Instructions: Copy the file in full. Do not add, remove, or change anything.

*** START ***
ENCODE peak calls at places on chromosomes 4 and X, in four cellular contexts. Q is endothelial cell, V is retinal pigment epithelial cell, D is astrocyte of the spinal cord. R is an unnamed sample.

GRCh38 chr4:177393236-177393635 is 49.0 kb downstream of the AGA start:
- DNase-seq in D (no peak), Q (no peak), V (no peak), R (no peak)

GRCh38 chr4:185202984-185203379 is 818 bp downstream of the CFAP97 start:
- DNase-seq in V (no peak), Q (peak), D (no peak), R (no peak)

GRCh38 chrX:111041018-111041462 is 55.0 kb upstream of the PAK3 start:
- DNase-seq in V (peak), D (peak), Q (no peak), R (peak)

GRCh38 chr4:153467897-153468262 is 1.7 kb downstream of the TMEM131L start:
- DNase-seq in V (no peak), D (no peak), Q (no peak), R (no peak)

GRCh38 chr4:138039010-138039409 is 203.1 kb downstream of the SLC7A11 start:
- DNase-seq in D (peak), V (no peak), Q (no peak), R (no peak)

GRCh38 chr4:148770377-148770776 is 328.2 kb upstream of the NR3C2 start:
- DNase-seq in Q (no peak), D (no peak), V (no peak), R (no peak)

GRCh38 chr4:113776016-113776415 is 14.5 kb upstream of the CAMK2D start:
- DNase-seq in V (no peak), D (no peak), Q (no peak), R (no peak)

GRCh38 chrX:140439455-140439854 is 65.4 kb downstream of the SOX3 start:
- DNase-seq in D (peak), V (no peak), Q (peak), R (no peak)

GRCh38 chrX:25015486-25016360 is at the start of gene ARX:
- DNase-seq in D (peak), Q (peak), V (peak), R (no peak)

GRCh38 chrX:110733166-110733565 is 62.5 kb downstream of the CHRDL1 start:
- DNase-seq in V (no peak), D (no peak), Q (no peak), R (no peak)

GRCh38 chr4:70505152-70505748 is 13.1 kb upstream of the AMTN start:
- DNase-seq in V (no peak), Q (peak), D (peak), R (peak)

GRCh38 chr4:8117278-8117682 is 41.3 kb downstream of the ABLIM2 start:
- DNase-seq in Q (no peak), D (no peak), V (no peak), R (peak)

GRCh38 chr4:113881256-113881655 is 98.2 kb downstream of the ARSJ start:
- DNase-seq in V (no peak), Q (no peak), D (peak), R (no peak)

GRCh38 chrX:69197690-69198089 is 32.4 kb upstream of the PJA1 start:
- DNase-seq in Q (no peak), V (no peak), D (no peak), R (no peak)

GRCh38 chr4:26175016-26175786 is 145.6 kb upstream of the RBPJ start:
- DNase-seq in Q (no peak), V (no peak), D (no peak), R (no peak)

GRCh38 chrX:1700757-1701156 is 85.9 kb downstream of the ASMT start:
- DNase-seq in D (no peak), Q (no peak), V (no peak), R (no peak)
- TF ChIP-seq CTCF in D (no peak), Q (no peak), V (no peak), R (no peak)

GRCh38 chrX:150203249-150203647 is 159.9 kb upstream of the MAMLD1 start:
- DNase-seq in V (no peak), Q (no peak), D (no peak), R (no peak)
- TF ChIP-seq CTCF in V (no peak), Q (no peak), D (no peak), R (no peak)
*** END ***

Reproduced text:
ENCODE peak calls at places on chromosomes 4 and X, in four cellular contexts. Q is endothelial cell, V is retinal pigment epithelial cell, D is astrocyte of the spinal cord. R is an unnamed sample.

GRCh38 chr4:177393236-177393635 is 49.0 kb downstream of the AGA start:
- DNase-seq in D (no peak), Q (no peak), V (no peak), R (no peak)

GRCh38 chr4:185202984-185203379 is 818 bp downstream of the CFAP97 start:
- DNase-seq in V (no peak), Q (peak), D (no peak), R (no peak)

GRCh38 chrX:111041018-111041462 is 55.0 kb upstream of the PAK3 start:
- DNase-seq in V (peak), D (peak), Q (no peak), R (peak)

GRCh38 chr4:153467897-153468262 is 1.7 kb downstream of the TMEM131L start:
- DNase-seq in V (no peak), D (no peak), Q (no peak), R (no peak)

GRCh38 chr4:138039010-138039409 is 203.1 kb downstream of the SLC7A11 start:
- DNase-seq in D (peak), V (no peak), Q (no peak), R (no peak)

GRCh38 chr4:148770377-148770776 is 328.2 kb upstream of the NR3C2 start:
- DNase-seq in Q (no peak), D (no peak), V (no peak), R (no peak)

GRCh38 chr4:113776016-113776415 is 14.5 kb upstream of the CAMK2D start:
- DNase-seq in V (no peak), D (no peak), Q (no peak), R (no peak)

GRCh38 chrX:140439455-140439854 is 65.4 kb downstream of the SOX3 start:
- DNase-seq in D (peak), V (no peak), Q (peak), R (no peak)

GRCh38 chrX:25015486-25016360 is at the start of gene ARX:
- DNase-seq in D (peak), Q (peak), V (peak), R (no peak)

GRCh38 chrX:110733166-110733565 is 62.5 kb downstream of the CHRDL1 start:
- DNase-seq in V (no peak), D (no peak), Q (no peak), R (no peak)

GRCh38 chr4:70505152-70505748 is 13.1 kb upstream of the AMTN start:
- DNase-seq in V (no peak), Q (peak), D (peak), R (peak)

GRCh38 chr4:8117278-8117682 is 41.3 kb downstream of the ABLIM2 start:
- DNase-seq in Q (no peak), D (no peak), V (no peak), R (peak)

GRCh38 chr4:113881256-113881655 is 98.2 kb downstream of the ARSJ start:
- DNase-seq in V (no peak), Q (no peak), D (peak), R (no peak)

GRCh38 chrX:69197690-69198089 is 32.4 kb upstream of the PJA1 start:
- DNase-seq in Q (no peak), V (no peak), D (no peak), R (no peak)

GRCh38 chr4:26175016-26175786 is 145.6 kb upstream of the RBPJ start:
- DNase-seq in Q (no peak), V (no peak), D (no peak), R (no peak)

GRCh38 chrX:1700757-1701156 is 85.9 kb downstream of the ASMT start:
- DNase-seq in D (no peak), Q (no peak), V (no peak), R (no peak)
- TF ChIP-seq CTCF in D (no peak), Q (no peak), V (no peak), R (no peak)

GRCh38 chrX:150203249-150203647 is 159.9 kb upstream of the MAMLD1 start:
- DNase-seq in V (no peak), Q (no peak), D (no peak), R (no peak)
- TF ChIP-seq CTCF in V (no peak), Q (no peak), D (no peak), R (no peak)